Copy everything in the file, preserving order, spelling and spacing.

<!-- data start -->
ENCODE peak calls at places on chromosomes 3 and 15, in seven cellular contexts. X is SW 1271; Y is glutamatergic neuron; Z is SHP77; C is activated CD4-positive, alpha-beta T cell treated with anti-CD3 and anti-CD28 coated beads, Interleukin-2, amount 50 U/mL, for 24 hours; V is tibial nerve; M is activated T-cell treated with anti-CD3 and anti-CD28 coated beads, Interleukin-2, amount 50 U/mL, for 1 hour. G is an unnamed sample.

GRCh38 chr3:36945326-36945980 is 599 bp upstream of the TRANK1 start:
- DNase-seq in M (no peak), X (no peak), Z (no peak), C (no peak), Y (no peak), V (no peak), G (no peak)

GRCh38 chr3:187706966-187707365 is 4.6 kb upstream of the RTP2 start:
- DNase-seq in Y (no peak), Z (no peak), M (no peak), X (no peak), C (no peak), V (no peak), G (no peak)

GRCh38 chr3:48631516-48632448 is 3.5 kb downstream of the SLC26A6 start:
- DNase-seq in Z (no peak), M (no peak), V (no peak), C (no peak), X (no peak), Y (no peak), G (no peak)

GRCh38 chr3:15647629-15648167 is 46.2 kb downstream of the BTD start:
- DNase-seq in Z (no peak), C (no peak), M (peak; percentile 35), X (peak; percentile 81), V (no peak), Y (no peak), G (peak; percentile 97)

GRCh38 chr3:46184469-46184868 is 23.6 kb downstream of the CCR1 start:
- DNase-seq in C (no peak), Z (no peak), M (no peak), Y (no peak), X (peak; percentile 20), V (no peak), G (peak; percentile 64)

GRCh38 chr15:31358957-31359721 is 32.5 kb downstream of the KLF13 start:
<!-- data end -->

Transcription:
ENCODE peak calls at places on chromosomes 3 and 15, in seven cellular contexts. X is SW 1271; Y is glutamatergic neuron; Z is SHP77; C is activated CD4-positive, alpha-beta T cell treated with anti-CD3 and anti-CD28 coated beads, Interleukin-2, amount 50 U/mL, for 24 hours; V is tibial nerve; M is activated T-cell treated with anti-CD3 and anti-CD28 coated beads, Interleukin-2, amount 50 U/mL, for 1 hour. G is an unnamed sample.

GRCh38 chr3:36945326-36945980 is 599 bp upstream of the TRANK1 start:
- DNase-seq in M (no peak), X (no peak), Z (no peak), C (no peak), Y (no peak), V (no peak), G (no peak)

GRCh38 chr3:187706966-187707365 is 4.6 kb upstream of the RTP2 start:
- DNase-seq in Y (no peak), Z (no peak), M (no peak), X (no peak), C (no peak), V (no peak), G (no peak)

GRCh38 chr3:48631516-48632448 is 3.5 kb downstream of the SLC26A6 start:
- DNase-seq in Z (no peak), M (no peak), V (no peak), C (no peak), X (no peak), Y (no peak), G (no peak)

GRCh38 chr3:15647629-15648167 is 46.2 kb downstream of the BTD start:
- DNase-seq in Z (no peak), C (no peak), M (peak; percentile 35), X (peak; percentile 81), V (no peak), Y (no peak), G (peak; percentile 97)

GRCh38 chr3:46184469-46184868 is 23.6 kb downstream of the CCR1 start:
- DNase-seq in C (no peak), Z (no peak), M (no peak), Y (no peak), X (peak; percentile 20), V (no peak), G (peak; percentile 64)

GRCh38 chr15:31358957-31359721 is 32.5 kb downstream of the KLF13 start: